Nanocomp Technologies, Inc., a developer of next-generation performance materials, today it has successfully produced a revolutionary new textile material from long carbon nanotubes. The material, in usable nonwoven sheet and yarn formats, is extremely lightweight and strong, efficiently conducts both electricity and heat, and could be the key to realizing significant functional performance benefits in defense and aerospace applications ranging from body armor to structural composites, as well as commercial energy storage and electronics thermal management.
“We believe we are on the cusp of delivering the promise of carbon nanotube materials,” said Peter Antoinette, Nanocomp president and CEO. “Like our predecessors in performance products who developed Gore-Tex® and Tyvek®, we have a product platform with vast real-world functionality and, together with the system integrators that will ultimately incorporate it into end-use products, we aim to determine just how broad the benefits can extend.”
Scientists have long known of the remarkable electro-mechanical properties of carbon nanotubes. They are 100 times stronger than steel, one-third the weight of aluminum and extremely conductive of both heat and electricity. This makes them extremely attractive for broad-based use, with the potential to augment or replace many current materials in end-user products.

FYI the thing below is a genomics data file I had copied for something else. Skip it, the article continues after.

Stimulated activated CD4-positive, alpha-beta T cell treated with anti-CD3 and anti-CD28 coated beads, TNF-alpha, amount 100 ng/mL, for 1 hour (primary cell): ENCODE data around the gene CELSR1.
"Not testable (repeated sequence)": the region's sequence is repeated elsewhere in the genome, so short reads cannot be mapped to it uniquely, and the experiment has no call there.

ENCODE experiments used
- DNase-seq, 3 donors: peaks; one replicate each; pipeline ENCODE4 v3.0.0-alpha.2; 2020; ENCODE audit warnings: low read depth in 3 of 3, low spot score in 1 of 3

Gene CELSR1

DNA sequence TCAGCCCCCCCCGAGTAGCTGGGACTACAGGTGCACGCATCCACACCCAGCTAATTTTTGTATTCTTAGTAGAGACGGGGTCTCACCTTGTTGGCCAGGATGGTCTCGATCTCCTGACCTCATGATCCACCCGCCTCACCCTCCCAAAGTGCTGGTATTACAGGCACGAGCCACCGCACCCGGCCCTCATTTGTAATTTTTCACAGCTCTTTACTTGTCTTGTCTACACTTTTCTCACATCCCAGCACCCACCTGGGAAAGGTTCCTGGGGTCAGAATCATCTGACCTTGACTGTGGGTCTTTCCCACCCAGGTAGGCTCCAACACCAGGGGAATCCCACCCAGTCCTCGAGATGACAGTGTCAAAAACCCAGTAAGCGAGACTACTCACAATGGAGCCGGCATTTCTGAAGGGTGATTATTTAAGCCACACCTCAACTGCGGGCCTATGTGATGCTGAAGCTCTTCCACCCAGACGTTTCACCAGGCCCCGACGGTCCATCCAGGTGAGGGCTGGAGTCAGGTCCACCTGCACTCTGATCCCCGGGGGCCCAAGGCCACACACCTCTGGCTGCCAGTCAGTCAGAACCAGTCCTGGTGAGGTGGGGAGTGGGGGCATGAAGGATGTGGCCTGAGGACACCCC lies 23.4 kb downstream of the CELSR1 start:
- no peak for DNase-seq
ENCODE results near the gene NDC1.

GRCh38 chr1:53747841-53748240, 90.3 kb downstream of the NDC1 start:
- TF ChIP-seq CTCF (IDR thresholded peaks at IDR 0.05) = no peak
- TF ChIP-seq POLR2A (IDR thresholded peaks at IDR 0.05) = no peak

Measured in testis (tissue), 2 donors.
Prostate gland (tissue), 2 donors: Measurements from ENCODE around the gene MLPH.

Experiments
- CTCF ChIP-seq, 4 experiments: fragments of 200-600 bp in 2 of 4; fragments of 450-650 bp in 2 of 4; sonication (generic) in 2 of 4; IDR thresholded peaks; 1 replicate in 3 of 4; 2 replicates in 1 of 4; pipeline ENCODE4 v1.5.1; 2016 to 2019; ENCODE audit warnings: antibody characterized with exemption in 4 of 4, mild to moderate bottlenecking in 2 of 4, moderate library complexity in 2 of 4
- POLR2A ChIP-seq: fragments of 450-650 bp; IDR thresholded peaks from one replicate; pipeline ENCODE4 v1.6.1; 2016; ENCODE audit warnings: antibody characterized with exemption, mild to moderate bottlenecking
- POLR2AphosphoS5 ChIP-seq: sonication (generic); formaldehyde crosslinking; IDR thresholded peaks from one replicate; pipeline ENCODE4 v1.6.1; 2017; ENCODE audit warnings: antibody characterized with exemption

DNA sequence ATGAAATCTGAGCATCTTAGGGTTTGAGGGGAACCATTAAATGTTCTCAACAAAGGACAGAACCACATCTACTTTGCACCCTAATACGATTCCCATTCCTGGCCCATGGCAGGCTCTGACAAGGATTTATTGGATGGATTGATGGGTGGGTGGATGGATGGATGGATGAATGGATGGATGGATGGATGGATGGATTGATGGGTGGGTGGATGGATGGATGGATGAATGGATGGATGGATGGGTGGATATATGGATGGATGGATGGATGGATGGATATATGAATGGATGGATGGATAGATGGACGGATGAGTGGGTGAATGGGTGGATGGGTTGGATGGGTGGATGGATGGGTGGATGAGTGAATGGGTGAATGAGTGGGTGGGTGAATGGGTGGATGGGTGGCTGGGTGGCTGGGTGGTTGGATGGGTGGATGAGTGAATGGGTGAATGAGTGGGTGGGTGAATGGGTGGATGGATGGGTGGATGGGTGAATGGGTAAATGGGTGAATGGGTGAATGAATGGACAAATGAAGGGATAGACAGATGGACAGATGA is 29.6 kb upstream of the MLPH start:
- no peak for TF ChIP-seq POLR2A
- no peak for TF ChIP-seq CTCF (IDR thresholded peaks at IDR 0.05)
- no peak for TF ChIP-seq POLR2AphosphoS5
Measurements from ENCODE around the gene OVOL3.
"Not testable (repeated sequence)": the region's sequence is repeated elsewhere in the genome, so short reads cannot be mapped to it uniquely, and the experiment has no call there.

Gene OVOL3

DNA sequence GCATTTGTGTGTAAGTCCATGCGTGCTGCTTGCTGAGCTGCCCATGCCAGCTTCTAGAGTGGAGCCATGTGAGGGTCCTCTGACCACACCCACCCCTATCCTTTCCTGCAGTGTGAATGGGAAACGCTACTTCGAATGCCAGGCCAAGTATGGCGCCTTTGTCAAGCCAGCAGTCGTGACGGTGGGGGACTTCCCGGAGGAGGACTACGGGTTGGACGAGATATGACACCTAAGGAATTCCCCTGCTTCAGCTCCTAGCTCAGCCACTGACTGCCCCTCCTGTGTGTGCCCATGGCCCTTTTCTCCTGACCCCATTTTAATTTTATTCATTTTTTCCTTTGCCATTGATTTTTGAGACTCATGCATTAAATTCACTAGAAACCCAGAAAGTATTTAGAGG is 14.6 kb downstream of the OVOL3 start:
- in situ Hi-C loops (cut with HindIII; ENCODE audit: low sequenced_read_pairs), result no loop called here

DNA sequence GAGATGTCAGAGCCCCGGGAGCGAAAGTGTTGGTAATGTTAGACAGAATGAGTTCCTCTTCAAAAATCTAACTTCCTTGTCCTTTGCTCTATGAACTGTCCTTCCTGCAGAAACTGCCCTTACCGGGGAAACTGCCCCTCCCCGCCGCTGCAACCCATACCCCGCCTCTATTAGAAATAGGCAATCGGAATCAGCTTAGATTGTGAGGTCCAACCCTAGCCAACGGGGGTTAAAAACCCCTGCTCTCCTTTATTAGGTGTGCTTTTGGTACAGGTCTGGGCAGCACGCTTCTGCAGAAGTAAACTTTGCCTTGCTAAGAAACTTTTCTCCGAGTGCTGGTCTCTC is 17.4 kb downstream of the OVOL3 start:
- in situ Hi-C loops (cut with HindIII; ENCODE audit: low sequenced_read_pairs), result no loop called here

Antoinette also said that commercial manufacturing processes to date have mostly produced only short carbon nanotubes – usually tens of microns long – that resemble a powder in final form. These nanotubes can be quite difficult to incorporate into manufactured goods, and when done so, end products have not yet demonstrated the enormously attractive structural and conductive properties of nanotubes. The result has been very limited adoption and use of carbon nanotubes in industrial applications.
Nanocomp has overcome these limitations by producing extremely long (hundreds of microns to millimeters) and highly pure nanotubes. These long nanotubes are a key to producing the ultimate functional materials, nanotube yarns and nonwoven sheets, for in end-use applications.
Nanocomp is also developing prototype equipment to automate production of the nanotube yarns and nonwoven materials leading to commercial scale.
In the near term, Nanocomp expects its materials to be 1) used in conjunction with carbon fibers and aramids to reduce weight and improve performance of body armor; 2) incorporated into land, air and marine vehicle structures to improve fuel economy; 3) used for next-generation wiring systems and antennas; and, 4) due to their ability to take an electrical charge much faster and many more times than batteries, used to create ultra capacitors to store large amounts of energy from intermittent energy sources such as wind and solar energy, as well as to smooth out demand spikes in the power network.